The solar street lights have dust-to-dawn controllers that allow the lights to be switched on automatically after sunset and switched off after sunrise. The street lights are a part of the company’s CSR initiative but an agreement has been signed with the villagers for maintenance and upkeep over a period of time. “With street lights, people are able to move around in the village without fear and the number of insect bites have also come down,” said Ram Swarup of Chilwan Tola.
Although funding comes from the sponsoring company’s CSR for infrastructure, the overriding principle is “nothing for free, no subsidies and self-sustainability”. Engaging the community at every stage and building local leadership are essential components of the programme to ensure sustainability. To achieve this, a village development committee (VDC) is elected from among the villagers. The VDC is assigned the responsibility of maintaining accounts and collecting payments for getting connections to the grid (the amount is nominal) and monthly charges from the beneficiary household s for two LED bulbs and a mobile charging point per household. A separate bank account has been opened for the village development fund. The VDC is responsible for managing the microgrid as well as the funds used for grid maintenance and other development initiatives. Although training is provided for the purpose, a manager (operations) and a technician are appointed by Mrida to oversee the programme on the ground.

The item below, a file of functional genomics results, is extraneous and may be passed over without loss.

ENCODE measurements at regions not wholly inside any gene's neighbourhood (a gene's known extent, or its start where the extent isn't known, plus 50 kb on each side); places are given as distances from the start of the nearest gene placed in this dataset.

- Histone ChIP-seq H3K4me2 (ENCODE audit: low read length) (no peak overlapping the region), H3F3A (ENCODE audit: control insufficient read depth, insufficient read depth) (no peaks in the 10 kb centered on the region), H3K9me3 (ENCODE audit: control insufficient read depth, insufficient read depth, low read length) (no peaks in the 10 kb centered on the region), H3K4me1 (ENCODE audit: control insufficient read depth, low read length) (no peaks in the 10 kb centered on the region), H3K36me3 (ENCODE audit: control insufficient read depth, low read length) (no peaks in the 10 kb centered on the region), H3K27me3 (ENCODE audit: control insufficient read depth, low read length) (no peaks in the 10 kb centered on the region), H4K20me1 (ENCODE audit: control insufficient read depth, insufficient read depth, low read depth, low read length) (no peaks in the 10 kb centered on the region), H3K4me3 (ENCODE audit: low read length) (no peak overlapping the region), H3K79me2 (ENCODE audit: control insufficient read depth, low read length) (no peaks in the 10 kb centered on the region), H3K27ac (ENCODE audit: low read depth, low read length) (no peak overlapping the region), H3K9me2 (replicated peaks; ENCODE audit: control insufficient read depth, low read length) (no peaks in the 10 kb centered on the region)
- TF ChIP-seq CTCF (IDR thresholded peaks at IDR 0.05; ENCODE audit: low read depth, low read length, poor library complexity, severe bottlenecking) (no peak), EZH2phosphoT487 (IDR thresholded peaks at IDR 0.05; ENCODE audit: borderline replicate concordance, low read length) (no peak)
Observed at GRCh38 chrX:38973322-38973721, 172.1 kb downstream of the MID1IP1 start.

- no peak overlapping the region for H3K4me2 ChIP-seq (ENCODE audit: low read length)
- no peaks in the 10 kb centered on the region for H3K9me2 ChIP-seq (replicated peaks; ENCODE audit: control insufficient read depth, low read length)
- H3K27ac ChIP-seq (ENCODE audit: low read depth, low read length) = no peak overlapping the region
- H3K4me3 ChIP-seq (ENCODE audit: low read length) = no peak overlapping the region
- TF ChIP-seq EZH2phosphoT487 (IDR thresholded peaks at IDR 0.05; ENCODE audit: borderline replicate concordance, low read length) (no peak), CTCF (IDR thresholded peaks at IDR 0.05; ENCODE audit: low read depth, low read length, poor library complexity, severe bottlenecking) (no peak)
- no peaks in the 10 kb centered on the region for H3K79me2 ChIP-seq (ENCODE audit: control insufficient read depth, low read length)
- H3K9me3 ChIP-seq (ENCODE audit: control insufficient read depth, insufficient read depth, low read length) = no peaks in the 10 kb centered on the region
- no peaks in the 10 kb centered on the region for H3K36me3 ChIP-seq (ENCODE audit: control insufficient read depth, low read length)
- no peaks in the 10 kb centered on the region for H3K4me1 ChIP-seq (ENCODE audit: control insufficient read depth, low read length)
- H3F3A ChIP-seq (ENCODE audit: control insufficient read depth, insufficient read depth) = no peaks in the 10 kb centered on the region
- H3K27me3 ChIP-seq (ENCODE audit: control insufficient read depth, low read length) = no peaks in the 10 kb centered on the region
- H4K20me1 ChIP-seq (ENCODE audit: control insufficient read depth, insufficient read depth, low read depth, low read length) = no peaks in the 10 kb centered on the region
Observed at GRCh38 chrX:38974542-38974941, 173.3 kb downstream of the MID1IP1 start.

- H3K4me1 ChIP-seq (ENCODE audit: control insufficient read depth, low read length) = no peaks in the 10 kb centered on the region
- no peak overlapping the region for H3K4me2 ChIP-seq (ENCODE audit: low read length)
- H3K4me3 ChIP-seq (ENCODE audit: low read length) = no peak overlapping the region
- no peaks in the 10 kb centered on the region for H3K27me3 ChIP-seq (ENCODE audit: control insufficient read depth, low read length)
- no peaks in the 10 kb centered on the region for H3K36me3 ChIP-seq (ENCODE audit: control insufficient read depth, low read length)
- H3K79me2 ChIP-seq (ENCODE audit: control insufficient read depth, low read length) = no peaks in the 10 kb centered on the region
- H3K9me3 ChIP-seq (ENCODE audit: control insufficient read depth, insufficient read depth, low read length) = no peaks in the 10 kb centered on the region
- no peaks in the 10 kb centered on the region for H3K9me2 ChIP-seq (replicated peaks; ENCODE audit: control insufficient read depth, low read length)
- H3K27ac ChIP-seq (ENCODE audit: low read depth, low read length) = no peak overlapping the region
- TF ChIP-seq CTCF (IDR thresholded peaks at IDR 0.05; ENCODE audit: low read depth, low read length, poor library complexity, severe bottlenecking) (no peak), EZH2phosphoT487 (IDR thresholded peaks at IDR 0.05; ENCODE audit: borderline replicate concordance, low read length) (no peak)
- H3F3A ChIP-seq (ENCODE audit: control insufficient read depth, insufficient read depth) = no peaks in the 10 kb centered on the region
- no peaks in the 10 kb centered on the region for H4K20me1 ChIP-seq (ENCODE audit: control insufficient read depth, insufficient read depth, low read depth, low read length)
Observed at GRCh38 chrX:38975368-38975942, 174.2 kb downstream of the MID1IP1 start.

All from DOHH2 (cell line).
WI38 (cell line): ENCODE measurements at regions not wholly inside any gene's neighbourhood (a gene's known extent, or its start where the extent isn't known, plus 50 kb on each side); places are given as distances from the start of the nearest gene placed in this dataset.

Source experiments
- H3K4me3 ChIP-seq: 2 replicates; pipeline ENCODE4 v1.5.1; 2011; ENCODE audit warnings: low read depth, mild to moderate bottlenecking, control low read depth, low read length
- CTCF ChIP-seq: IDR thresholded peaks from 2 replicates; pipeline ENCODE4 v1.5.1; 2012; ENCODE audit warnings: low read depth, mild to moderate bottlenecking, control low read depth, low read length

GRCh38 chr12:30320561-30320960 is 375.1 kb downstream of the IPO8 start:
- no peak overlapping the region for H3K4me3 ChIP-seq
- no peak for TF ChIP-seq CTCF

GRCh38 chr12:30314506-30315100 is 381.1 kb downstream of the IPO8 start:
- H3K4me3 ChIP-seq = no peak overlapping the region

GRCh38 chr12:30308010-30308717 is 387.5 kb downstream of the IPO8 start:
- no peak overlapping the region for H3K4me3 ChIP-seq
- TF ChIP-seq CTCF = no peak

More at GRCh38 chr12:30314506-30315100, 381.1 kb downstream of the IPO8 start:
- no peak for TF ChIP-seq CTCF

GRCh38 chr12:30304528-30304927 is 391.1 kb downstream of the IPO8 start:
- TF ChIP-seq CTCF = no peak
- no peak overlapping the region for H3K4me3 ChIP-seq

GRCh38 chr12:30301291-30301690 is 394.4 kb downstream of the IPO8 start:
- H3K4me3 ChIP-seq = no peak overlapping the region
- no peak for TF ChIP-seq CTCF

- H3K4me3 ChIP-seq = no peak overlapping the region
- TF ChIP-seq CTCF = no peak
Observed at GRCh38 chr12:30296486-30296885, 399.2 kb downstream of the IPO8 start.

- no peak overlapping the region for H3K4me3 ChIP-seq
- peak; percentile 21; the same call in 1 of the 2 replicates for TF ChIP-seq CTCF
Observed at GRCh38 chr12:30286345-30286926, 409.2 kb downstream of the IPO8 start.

Take the case of Lehni II hamlet in Hata block. Surprisingly, while Lehni I, just a kilometre away near the highway, is connected to the power grid, this small village that has mostly scheduled caste population has been left out. Now, all the 28 households in Lehni II receive power from the two solar microgrids installed there. Each household pays Rs 75 as monthly charges, in addition to the money they paid initially for getting the connection. The microgrids were installed in July last year and the VDC corpus on date is Rs 24,000.The corpus is meant for the maintenance of the programme, and can be utilised for replacing the battery of the microgrid when required or for livelihood initiatives undertaken by the VDC. In Lehni II, the women get paid for weaving baskets from a variety of wild shrubs like Rara, Gooja and Chhedana grown locally. Mrida also helps in marketing these products. A month of free electricity for a month is an initial and additional incentive that is offered to these women.
Since there are no radios or TV sets in these hamlets, the only source of entertainment is cell phones, be it listening to music, chatting with friends or watching movies (for those who have smartphones). The good thing is now mobile phone batteries can be charged at home. “Now no one has to pay for getting their mobiles charged from the market,” said Chander Shekhar, who heads the VDC in the village.
With lights in their homes and earnings from basket weaving, the women in the village are craving for more. One of them, Champa, joins others in asking for more connections. “Ujala ho gaya hai (we have got lights); we now want facility for using a fan and TV.” According to Rahul Gupta, manager, corporate finance and strategy, the Mrida Group, once the income level of the people improves through the livelihood initiatives, this can be done by upgrading the system.
The three-fold objective of starting the solar-powered e-hubs in these remote and unconnected villages was educating children, entertaining villagers and providing e-commerce services for the benefit of the people. These e-hubs are run by village-level entrepreneurs (VLEs) chosen from among the youth of the village. The cost of each e-hub comes to nearly Rs 250,000.